As the human death toll from Sunday’s earthquake and subsequent tsunami continues to skyrocket in Asia, a mystery is unfolding in Sri Lanka.

Somehow, the animals survived the disaster.

According to reports out of Colombo, Sri Lankan wildlife officials are said to be stunned.

“The strange thing is we haven’t recorded any dead animals,” H.D. Ratnayake, deputy director of the national Wildlife Department, told Reuters. “No elephants are dead, not even a dead hare or rabbit.”

“I think animals can sense disaster,” he added. “They have a sixth sense. They know when things are happening.”

The sentiment was echoed by Gehan de Silva Wijeyeratne, whose Jetwing Eco Holidays runs a hotel in the Yala National Park, the country’s largest wildlife reserve where hundreds of wild elephants dwell along with some 130 other species.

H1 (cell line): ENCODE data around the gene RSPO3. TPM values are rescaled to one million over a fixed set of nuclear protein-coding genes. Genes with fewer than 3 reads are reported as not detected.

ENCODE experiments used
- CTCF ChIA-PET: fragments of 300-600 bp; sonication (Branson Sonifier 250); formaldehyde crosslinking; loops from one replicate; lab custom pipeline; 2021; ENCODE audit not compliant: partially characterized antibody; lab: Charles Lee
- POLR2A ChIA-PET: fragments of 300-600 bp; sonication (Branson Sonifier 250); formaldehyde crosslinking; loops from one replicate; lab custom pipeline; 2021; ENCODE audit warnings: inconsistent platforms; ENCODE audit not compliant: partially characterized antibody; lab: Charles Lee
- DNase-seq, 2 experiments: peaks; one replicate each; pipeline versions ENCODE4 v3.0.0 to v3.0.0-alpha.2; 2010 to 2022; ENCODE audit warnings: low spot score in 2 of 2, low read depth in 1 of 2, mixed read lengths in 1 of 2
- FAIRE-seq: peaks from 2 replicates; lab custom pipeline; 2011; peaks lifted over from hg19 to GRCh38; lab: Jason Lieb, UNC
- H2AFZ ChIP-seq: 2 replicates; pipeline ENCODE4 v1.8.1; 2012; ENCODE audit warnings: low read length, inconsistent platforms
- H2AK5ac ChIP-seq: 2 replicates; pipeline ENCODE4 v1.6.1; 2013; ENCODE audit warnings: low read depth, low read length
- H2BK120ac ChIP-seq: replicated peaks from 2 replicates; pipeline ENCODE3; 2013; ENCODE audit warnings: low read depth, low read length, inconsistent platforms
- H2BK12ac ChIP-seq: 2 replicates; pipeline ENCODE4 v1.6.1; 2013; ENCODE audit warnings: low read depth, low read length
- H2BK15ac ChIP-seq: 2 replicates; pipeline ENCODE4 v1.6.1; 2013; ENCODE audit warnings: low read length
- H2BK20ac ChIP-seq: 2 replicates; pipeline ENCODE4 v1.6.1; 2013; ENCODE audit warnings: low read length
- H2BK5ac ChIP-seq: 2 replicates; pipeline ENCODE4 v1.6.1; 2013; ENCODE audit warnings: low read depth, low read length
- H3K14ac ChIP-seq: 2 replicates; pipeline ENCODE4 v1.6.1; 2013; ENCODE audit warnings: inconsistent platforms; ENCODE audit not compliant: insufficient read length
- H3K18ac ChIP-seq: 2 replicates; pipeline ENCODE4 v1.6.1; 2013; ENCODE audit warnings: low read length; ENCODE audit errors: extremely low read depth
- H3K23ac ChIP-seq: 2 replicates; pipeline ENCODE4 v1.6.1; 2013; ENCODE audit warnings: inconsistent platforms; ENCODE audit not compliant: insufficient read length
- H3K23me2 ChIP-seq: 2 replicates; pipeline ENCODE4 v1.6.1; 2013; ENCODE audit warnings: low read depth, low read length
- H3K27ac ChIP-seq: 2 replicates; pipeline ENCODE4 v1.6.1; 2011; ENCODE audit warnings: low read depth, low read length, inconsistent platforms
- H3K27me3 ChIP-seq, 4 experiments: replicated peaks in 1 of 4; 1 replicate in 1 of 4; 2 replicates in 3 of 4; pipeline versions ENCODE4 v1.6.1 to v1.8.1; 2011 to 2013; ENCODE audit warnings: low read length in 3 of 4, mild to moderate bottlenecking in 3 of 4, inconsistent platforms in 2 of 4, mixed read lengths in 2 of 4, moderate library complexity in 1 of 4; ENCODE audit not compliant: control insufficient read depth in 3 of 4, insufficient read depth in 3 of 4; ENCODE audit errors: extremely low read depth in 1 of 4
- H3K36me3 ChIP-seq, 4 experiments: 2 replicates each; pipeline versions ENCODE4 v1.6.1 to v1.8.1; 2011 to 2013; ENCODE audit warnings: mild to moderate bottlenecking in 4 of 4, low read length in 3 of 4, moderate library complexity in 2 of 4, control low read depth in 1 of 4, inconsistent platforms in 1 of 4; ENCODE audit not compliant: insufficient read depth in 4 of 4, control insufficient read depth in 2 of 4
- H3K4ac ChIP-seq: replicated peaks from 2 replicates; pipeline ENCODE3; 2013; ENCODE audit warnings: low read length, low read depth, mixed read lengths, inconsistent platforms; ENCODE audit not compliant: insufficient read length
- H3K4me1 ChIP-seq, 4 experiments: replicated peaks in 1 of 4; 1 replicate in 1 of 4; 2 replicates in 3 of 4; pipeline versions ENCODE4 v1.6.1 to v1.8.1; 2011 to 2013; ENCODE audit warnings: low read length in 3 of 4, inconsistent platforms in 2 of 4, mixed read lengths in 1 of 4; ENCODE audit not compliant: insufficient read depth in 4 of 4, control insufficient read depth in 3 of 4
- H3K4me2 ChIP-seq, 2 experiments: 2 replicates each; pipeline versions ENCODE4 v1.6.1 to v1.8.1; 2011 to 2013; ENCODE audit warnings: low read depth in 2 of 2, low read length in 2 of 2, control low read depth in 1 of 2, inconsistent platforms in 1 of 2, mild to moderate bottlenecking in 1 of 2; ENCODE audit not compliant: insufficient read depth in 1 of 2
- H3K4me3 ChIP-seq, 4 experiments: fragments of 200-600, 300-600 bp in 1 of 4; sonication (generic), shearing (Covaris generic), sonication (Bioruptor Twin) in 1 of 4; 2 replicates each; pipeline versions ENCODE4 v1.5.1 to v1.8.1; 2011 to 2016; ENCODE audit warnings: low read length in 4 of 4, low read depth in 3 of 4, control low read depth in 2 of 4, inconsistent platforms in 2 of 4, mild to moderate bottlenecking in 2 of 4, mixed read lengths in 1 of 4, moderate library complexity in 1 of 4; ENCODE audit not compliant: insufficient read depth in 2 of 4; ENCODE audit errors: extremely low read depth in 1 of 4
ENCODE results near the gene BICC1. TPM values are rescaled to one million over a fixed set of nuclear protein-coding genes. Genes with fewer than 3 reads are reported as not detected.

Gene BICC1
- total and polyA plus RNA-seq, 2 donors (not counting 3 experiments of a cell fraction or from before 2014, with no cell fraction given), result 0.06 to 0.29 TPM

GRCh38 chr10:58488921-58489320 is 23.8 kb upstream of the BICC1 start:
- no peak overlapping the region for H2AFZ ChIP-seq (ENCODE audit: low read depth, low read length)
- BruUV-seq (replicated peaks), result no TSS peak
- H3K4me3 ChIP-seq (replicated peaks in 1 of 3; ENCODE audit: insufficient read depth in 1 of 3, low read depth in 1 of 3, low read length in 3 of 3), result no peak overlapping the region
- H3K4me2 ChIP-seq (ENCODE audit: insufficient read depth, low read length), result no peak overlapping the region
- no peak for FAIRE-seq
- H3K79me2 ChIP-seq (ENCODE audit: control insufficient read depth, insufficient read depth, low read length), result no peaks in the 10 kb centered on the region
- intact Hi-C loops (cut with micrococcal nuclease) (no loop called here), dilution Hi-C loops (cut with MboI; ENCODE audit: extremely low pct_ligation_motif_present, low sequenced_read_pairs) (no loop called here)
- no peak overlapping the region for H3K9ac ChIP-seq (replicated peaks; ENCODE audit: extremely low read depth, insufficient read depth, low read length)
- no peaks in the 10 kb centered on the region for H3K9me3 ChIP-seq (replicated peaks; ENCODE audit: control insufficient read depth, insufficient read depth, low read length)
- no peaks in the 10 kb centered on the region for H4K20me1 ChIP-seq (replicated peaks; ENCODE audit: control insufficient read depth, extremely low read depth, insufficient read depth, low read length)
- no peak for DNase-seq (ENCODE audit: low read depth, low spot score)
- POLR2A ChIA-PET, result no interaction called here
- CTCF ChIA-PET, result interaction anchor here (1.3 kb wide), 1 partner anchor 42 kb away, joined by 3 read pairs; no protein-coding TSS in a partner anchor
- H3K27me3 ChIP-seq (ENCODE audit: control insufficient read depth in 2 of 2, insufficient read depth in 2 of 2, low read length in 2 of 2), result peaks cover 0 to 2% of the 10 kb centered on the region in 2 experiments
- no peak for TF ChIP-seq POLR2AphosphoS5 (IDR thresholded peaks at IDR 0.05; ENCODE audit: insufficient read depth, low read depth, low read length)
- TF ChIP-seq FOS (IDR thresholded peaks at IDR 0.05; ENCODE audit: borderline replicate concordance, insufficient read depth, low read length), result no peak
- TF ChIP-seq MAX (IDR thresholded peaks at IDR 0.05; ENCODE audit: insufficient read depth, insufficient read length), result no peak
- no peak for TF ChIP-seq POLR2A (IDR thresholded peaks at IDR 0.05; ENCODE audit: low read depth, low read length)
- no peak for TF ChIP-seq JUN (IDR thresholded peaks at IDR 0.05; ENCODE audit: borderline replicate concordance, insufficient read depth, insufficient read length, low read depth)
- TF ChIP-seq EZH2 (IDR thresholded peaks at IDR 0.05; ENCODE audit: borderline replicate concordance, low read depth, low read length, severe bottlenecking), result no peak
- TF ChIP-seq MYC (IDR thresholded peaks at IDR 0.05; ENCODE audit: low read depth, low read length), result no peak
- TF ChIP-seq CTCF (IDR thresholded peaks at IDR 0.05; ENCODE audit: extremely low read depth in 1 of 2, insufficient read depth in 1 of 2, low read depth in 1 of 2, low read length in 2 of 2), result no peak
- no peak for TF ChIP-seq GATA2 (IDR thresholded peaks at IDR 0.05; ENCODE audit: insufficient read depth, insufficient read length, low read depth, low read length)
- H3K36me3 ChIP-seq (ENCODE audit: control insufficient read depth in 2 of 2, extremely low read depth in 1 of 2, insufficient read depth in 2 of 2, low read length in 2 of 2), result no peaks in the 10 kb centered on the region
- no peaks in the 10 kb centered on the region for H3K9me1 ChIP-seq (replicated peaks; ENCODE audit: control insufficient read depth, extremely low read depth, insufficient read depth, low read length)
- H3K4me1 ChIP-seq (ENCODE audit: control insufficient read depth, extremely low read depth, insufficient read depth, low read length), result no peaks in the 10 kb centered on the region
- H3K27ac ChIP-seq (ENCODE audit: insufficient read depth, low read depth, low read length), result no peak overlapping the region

“This is very interesting. I am finding bodies of humans, but I have yet to see a dead animal,” he told the Associated Press.

Floodwaters reportedly rushed up to two miles inland at the park, where 41 human bodies have been recovered so far, including 13 foreigners, according to Lanka Business Online.

Wildlife officers reportedly found a 13-year-old boy yesterday morning, the only survivor of the tsunami at the park.

Wildlife Conservation Director General Dayananda Kariyawasam told the paper except for dead fish, no carcasses of animals have been found.

The human death toll in Sri Lanka exceeds 21,000.

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